False River Lake is an oxbow lake that formed via neck cut-off of the lower Mississippi River in ad 172220 and is situated outside the modern floodway. Bathymetric contours (white) given in metres. Shaded relief shows relative topographic lows (dark shades) and highs (light shades) according to the National Elevation Dataset25.

Extended Data Figure 3 Location of Lake Saint John, Louisiana, and sediment core (STJ1) used in this study.

Lake Saint John is an oxbow lake that formed via neck cut-off of the lower Mississippi River in about ad 150020 and is situated outside the modern floodway. Bathymetric contours (white) given in metres. Shaded relief shows relative topographic lows (dark shades) and highs (light shades) according to the National Elevation Dataset25.

Extended Data Figure 4 Radiography, bulk geochemistry, grain size and chronology of core MRY2.

The age–depth model at right shows the median age probability (black line) and 1σ confidence intervals (grey shading), with 2σ confidence intervals on individual chronological controls.

Extended Data Figure 5 Radiography, bulk geochemistry, grain size and chronology of core FLR1.

The age–depth model at right shows the median age probability (black line) and 1σ confidence intervals (grey shading), with 2σ confidence intervals on individual chronological controls.

Extended Data Figure 6 Radiography, bulk geochemistry, grain size and chronology of core STJ1.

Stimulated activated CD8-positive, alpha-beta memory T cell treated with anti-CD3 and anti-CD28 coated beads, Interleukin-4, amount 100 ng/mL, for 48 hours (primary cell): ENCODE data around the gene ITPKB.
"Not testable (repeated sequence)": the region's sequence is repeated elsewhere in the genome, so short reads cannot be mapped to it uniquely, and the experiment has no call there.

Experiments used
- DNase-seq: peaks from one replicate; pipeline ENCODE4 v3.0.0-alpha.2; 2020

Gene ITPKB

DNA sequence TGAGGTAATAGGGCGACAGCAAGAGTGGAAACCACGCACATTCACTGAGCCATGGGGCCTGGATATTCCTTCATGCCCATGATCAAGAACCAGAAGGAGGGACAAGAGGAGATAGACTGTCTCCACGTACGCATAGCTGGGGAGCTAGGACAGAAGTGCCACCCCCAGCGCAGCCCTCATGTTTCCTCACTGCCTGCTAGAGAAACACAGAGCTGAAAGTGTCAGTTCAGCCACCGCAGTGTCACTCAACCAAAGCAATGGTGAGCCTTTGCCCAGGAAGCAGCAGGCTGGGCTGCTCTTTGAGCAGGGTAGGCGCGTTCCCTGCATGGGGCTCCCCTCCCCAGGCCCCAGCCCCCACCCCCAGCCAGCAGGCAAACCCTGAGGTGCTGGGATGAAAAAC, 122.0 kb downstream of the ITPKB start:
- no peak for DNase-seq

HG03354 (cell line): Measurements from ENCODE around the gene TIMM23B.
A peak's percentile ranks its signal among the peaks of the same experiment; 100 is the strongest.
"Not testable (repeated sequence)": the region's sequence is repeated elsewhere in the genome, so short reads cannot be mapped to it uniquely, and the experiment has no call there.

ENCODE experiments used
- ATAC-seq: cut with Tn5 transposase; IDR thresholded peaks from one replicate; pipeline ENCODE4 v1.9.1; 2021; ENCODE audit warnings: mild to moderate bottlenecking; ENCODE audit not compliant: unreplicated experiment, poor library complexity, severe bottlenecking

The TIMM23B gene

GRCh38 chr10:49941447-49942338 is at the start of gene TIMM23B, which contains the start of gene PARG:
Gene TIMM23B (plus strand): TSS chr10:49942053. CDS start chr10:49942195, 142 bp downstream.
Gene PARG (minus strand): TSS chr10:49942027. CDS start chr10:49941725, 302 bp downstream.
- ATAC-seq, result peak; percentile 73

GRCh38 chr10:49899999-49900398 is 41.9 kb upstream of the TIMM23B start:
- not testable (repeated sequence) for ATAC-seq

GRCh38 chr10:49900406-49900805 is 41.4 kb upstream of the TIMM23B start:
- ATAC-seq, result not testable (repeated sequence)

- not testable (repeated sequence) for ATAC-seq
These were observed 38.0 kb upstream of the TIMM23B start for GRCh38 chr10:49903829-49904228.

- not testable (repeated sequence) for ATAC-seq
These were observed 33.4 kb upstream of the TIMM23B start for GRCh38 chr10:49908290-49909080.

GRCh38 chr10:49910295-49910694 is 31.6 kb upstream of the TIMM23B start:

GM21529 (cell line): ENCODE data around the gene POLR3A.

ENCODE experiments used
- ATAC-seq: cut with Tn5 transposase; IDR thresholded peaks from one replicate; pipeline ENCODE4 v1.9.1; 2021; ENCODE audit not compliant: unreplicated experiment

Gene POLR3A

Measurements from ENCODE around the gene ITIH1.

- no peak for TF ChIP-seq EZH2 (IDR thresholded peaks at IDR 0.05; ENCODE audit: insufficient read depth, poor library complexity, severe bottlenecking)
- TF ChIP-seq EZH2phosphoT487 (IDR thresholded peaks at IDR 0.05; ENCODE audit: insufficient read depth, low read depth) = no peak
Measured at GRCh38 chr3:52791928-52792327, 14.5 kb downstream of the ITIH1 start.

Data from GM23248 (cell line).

The age–depth model at right shows the median age probability (black line) and 1σ confidence intervals (grey shading), with 2σ confidence intervals on individual chronological controls.

Extended Data Figure 7 Relationships between peak annual discharge and normalized EM score for historical floods in sedimentary archives.

Scatterplots and linear regressions with 1σ prediction intervals relating normalized EM score (a measure of grain size) to peak annual discharge of historical flood events for (a) MRY, (b) FLR and (c) STJ. Peak annual discharge estimates are from the Mississippi River gauging station at Vicksburg. Calibration periods vary owing to site-specific factors discussed in the Methods and Supplementary Information. adj., adjusted.

Supplementary information

Supplementary Information

This file contains additional descriptions of datasets and analyses used in the study, Supplementary Figures 1-16, Supplementary Tables 1-6 and additional references. (PDF 2443 kb)

Supplementary Data

This zipped file contains the palaeoflood datasets generated by this study. (XLSX 22 kb)

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Munoz, S., Giosan, L., Therrell, M. et al. Climatic control of Mississippi River flood hazard amplified by river engineering. Nature 556, 95–98 (2018). https://doi.org/10.1038/nature26145